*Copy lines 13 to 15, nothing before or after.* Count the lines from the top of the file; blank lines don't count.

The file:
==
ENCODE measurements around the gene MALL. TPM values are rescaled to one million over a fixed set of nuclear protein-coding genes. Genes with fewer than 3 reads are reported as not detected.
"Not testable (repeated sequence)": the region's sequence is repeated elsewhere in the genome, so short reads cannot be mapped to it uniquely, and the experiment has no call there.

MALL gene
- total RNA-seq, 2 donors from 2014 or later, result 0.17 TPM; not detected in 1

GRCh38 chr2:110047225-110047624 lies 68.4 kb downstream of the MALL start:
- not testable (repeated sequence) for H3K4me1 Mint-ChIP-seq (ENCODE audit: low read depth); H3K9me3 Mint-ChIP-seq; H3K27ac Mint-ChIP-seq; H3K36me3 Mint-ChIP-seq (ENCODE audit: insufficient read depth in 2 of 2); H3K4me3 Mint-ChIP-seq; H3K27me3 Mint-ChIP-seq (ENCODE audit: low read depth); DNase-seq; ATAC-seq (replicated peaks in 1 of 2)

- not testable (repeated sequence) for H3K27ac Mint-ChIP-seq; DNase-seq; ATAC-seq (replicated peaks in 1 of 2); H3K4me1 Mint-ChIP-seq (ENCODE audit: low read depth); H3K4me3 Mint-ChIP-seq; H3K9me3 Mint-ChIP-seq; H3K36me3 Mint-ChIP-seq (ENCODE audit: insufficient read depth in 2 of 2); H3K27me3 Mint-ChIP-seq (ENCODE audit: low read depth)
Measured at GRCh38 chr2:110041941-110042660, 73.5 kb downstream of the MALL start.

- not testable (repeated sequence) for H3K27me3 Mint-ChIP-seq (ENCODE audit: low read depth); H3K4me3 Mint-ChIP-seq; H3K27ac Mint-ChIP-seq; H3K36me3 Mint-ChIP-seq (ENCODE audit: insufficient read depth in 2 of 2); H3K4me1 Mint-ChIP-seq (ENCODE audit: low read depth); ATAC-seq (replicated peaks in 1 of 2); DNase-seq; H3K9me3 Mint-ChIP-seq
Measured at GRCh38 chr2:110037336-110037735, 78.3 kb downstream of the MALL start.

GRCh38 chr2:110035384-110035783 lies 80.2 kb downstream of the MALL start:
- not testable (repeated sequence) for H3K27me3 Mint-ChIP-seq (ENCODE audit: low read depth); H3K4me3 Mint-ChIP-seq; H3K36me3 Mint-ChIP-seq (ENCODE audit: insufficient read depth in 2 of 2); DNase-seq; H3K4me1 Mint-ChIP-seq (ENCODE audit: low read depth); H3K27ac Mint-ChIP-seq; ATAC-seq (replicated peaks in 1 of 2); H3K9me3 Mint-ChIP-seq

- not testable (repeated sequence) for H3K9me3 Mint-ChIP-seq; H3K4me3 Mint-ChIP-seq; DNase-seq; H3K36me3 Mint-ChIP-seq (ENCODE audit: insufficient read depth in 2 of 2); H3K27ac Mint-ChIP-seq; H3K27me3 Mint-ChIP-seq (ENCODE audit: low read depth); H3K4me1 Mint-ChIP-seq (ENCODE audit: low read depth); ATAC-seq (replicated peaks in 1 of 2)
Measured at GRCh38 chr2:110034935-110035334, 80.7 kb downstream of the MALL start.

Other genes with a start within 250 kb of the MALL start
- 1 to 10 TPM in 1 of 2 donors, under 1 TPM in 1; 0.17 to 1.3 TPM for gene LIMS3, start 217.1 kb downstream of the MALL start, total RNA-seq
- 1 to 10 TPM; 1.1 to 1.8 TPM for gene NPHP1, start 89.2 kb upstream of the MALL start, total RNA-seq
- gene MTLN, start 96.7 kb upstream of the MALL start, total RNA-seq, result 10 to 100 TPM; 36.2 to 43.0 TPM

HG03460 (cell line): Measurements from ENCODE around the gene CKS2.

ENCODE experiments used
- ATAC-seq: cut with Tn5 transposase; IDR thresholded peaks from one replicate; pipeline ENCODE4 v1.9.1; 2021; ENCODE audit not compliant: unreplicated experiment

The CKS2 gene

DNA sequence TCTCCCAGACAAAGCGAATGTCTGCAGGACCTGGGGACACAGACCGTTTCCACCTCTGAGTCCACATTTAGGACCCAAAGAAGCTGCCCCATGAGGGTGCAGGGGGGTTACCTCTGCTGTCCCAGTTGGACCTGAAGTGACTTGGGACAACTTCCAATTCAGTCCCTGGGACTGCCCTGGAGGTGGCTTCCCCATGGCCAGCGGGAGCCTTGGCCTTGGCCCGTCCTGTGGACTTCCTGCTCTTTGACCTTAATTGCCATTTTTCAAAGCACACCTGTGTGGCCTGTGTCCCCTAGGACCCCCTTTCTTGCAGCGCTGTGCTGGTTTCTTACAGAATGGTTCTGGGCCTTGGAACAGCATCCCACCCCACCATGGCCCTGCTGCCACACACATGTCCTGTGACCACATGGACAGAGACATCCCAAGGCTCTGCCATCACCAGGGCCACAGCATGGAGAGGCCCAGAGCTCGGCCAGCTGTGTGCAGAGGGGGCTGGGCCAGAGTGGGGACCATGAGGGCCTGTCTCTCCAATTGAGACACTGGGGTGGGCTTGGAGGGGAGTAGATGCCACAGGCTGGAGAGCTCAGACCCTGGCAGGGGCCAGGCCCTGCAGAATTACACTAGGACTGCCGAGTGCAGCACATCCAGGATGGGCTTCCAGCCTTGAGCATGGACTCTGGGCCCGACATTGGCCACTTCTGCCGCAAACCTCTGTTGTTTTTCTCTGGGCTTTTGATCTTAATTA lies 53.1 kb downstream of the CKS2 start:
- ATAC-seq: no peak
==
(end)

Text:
- not testable (repeated sequence) for H3K9me3 Mint-ChIP-seq; H3K4me3 Mint-ChIP-seq; DNase-seq; H3K36me3 Mint-ChIP-seq (ENCODE audit: insufficient read depth in 2 of 2); H3K27ac Mint-ChIP-seq; H3K27me3 Mint-ChIP-seq (ENCODE audit: low read depth); H3K4me1 Mint-ChIP-seq (ENCODE audit: low read depth); ATAC-seq (replicated peaks in 1 of 2)
Measured at GRCh38 chr2:110034935-110035334, 80.7 kb downstream of the MALL start.

Other genes with a start within 250 kb of the MALL start